Traumatic brain injuries can happen to anyone. They can be caused by blunt force trauma, illness, or even birth. Yet there is a common thread connecting nearly half of all traumatic brain injuries that occur in the United States people: drug and alcohol abuse.
Adolescents and adults who experience a traumatic brain injury are heavier drinkers than their uninjured counterparts and are more likely to experience a substance abuse disorder. Understanding why this correlation exists first requires you to understand the nature of brain injuries themselves.
Traumatic brain injuries are usually defined by a violent jolt or blow to the head, or penetration by a projectile or sharp object causing significant damage to the brain. These types of brain injuries carry a high risk of mortality, but can be survived with proper medical intervention. This may include rehabilitation to regain vital motor skills necessary for everyday. Brain injuries can affect one’s equilibrium, ability to walk, or the fine motor skills necessary for using one’s hands to write or use cutlery. Some people who experience traumatic brain injuries make a full recovery, while others may cause lasting limitations.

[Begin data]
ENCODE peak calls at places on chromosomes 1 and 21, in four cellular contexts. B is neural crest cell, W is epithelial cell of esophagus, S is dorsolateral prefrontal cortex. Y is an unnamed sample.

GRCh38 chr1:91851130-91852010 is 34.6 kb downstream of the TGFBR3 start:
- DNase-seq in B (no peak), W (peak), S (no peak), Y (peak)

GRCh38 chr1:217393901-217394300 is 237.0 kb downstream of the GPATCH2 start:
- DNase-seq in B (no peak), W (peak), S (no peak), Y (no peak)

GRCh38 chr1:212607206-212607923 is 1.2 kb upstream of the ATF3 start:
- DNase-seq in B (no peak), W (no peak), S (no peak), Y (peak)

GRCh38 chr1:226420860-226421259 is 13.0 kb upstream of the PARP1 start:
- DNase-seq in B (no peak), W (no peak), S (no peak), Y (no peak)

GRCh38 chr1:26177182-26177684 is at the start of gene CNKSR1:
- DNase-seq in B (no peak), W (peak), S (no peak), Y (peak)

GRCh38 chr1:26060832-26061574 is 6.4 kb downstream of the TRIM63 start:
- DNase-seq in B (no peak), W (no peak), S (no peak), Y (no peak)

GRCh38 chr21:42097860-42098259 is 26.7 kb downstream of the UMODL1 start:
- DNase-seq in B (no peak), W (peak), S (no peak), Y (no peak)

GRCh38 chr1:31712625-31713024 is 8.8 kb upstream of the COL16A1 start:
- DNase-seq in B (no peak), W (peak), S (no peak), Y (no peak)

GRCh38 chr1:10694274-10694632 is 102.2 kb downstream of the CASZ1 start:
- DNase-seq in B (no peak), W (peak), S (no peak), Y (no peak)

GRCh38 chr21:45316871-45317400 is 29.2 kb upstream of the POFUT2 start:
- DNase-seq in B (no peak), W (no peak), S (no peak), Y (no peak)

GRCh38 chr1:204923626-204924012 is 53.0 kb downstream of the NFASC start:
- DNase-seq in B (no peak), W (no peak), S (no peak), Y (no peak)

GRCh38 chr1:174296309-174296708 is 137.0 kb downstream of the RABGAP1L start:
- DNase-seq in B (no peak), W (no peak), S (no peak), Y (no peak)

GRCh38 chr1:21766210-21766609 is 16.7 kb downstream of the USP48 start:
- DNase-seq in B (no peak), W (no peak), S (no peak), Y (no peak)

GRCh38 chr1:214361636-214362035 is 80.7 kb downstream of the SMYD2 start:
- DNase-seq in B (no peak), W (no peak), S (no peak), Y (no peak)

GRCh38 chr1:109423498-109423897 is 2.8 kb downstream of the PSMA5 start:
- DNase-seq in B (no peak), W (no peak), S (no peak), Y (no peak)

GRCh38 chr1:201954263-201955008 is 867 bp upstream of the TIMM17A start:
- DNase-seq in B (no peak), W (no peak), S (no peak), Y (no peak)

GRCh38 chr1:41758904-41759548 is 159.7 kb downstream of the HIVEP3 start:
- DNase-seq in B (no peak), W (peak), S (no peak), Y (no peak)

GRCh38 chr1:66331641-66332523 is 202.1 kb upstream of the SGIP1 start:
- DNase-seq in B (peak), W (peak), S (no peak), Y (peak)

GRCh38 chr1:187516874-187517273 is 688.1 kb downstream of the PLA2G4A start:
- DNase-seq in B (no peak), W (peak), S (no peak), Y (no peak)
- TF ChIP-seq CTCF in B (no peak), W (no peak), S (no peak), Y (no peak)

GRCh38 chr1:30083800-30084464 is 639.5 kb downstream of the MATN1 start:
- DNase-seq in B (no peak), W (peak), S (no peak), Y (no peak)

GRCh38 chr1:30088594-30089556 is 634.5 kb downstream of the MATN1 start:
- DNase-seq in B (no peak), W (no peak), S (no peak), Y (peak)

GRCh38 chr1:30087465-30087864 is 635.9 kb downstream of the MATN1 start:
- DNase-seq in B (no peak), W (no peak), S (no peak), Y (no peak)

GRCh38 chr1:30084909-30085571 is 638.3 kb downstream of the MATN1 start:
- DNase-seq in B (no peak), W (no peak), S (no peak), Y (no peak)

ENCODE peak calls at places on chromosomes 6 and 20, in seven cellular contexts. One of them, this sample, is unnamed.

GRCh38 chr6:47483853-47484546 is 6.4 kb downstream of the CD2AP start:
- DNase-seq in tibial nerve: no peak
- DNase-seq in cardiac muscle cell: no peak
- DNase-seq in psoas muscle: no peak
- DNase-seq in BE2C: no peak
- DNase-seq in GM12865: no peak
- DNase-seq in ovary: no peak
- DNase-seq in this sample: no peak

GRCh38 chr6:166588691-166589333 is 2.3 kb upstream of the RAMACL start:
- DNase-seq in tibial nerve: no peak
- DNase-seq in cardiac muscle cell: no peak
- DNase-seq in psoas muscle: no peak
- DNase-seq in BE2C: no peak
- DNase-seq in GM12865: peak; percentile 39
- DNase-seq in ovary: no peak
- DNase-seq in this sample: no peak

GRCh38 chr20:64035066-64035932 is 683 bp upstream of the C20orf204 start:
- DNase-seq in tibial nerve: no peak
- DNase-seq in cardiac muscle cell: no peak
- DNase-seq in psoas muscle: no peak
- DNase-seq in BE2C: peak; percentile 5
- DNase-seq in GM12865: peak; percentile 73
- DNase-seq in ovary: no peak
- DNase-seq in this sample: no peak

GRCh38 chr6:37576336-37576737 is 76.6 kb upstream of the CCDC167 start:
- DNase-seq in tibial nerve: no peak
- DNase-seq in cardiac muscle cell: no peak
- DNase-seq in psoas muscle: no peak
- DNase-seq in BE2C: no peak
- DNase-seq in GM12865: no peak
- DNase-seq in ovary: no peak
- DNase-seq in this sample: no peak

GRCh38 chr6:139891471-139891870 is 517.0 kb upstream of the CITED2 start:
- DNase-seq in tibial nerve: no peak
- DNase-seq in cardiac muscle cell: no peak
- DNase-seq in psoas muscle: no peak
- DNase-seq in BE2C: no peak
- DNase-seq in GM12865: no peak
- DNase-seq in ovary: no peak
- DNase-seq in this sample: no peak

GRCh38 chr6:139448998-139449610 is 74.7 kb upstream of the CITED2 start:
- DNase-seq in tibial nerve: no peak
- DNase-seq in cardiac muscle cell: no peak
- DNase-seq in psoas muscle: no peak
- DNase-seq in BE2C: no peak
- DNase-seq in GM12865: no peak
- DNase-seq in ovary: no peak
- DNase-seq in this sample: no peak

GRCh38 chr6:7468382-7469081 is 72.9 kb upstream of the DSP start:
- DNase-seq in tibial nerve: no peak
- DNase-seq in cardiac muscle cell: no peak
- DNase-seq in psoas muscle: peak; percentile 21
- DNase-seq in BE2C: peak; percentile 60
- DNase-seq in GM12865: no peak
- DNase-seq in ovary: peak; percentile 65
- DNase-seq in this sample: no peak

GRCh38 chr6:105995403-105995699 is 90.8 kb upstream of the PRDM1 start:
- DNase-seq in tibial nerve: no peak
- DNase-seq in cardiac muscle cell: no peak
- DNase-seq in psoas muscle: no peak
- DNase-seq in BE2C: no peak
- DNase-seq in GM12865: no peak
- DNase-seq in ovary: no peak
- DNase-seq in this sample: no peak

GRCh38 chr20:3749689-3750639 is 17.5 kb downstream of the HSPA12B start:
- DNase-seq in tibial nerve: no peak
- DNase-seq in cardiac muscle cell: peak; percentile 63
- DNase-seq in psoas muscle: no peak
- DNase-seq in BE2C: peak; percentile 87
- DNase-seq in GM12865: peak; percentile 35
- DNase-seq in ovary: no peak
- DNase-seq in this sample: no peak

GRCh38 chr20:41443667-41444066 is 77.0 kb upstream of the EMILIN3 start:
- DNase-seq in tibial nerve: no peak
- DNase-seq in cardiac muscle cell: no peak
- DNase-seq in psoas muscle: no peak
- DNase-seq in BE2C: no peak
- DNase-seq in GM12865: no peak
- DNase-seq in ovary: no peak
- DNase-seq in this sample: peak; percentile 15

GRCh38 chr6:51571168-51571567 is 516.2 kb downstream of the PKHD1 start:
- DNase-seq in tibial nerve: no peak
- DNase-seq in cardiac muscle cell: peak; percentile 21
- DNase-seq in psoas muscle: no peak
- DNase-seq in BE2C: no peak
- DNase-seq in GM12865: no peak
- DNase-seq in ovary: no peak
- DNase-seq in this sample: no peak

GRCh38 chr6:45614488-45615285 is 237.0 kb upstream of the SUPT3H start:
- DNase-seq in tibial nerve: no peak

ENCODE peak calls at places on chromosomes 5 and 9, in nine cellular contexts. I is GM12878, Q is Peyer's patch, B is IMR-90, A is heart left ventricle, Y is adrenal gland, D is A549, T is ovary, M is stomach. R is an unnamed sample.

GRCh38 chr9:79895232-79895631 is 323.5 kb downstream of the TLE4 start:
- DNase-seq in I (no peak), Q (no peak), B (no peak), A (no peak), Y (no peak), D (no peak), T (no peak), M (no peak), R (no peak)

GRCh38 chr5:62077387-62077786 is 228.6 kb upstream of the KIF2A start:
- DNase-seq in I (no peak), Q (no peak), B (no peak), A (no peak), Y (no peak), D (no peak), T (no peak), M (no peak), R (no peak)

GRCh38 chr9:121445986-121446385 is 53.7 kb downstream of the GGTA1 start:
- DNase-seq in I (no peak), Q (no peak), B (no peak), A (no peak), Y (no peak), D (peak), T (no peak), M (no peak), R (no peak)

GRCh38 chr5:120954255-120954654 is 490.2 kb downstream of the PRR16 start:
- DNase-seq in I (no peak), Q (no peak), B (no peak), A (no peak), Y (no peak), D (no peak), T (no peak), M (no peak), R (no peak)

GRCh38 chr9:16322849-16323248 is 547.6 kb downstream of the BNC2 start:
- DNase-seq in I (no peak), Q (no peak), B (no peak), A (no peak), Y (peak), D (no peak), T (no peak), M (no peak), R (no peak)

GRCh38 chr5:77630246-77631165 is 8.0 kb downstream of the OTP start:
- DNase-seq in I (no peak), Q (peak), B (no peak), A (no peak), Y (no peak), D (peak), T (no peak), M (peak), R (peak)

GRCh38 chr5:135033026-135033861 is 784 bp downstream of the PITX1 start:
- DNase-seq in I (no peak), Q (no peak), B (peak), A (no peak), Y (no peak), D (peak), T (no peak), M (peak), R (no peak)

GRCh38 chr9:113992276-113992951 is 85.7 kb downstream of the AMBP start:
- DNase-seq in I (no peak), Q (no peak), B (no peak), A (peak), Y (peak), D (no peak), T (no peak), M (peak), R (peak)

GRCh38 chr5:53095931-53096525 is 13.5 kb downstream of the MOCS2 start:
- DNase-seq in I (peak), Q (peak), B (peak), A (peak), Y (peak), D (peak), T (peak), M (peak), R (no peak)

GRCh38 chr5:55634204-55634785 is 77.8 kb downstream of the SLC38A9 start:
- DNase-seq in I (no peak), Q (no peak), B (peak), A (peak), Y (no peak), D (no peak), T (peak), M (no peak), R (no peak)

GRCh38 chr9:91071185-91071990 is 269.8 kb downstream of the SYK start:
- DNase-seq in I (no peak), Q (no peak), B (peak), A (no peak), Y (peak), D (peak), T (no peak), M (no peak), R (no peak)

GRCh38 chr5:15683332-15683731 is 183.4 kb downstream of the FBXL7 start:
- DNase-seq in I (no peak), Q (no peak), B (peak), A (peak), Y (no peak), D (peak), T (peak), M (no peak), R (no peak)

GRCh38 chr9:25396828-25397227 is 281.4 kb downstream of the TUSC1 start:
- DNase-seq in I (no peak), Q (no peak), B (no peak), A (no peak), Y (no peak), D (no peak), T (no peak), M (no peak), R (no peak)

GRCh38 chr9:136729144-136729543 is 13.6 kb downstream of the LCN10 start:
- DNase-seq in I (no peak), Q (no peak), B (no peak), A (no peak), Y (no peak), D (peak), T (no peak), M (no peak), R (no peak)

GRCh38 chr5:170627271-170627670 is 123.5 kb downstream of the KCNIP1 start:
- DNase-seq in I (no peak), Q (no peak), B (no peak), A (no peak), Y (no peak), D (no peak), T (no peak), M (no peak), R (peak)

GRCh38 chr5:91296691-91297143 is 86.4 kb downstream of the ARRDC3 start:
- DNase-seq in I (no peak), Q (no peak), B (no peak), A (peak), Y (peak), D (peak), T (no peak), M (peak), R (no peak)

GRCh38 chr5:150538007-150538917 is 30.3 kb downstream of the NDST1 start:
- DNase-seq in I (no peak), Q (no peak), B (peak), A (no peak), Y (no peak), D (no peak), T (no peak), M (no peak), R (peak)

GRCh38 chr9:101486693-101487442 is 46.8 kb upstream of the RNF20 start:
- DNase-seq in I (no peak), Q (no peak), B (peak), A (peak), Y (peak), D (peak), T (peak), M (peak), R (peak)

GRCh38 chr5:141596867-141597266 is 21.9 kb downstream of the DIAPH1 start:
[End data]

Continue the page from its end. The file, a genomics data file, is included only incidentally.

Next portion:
The first year following traumatic brain trauma is typically focused on getting life back on track. Physical and mental health therapy help one to move forward and learn to cope with a new reality. However, there’s a hidden risk of developing or worsening alcohol use disorders two to five years post-injury without addiction intervention. 10 to 20 percent of people who experience a brain injury develop a substance use disorder for the first time following the injury.
When it comes to incidents causing a brain injury, 20 percent of teens and adults hospitalized for traumatic brain injury were intoxicated. 30 percent of brain injuries requiring rehabilitation also involve intoxication. In patients who require inpatient rehab for a brain injury, more than 60 percent have a prior history of substance abuse. This includes:
In patients for whom treatment has a sub-optimal outcome:
Traumatic brain injuries also impact the day drugs and alcohol affect our minds and bodies. Substance abuse post-injury can reduce one’s recovery from the brain injury. It also worsens issues with balance, walking, speech, or cognition caused by the brain injury. Drug and alcohol use has a greater effect on the mind, potentially further exasperating damages. People may experience spontaneous seizures after experiencing a traumatic brain injury that affects the central nervous system. Survivors of a traumatic brain injury are also more likely to experience another brain injury in their lifetime.